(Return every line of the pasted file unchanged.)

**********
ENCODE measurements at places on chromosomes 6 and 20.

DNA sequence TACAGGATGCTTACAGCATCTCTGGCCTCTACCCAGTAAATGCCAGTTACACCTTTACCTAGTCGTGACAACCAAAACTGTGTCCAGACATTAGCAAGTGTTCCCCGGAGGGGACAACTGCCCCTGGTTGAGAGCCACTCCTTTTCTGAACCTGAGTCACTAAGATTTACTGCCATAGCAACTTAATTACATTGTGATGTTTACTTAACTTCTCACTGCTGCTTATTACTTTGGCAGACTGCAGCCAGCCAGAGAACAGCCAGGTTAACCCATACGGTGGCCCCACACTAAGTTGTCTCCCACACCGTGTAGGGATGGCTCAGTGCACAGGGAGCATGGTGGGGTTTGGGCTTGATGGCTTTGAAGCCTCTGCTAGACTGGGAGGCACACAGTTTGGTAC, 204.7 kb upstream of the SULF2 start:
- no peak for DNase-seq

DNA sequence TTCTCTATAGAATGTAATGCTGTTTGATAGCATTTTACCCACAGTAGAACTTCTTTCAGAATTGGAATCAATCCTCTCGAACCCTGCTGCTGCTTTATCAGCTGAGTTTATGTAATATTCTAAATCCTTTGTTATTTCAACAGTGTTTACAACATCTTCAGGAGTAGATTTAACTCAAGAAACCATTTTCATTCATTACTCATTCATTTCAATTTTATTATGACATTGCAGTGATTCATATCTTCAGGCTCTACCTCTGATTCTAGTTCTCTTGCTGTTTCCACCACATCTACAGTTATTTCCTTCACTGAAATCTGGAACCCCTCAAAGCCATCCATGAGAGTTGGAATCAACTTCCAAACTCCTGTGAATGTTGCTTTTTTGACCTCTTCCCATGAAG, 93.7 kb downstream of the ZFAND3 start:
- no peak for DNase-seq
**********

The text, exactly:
ENCODE measurements at places on chromosomes 6 and 20.

DNA sequence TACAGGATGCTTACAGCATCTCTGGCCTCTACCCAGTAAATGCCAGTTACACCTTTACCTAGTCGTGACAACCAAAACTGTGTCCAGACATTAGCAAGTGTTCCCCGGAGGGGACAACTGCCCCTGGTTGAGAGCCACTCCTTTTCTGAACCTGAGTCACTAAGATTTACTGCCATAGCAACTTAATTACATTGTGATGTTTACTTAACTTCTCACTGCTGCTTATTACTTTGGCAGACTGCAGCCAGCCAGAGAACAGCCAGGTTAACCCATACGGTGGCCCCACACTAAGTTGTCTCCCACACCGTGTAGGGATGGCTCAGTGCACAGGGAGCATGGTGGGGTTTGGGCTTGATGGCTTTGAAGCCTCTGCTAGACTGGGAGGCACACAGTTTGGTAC, 204.7 kb upstream of the SULF2 start:
- no peak for DNase-seq

DNA sequence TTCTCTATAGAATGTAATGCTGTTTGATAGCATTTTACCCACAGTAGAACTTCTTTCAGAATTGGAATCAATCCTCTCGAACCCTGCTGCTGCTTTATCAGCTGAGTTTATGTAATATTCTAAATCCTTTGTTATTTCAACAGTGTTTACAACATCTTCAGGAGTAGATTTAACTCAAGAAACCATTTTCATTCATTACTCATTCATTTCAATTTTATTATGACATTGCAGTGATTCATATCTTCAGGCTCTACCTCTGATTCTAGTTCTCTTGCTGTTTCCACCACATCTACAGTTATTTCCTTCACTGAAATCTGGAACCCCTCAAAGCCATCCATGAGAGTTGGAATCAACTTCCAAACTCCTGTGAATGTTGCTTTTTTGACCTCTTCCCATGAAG, 93.7 kb downstream of the ZFAND3 start:
- no peak for DNase-seq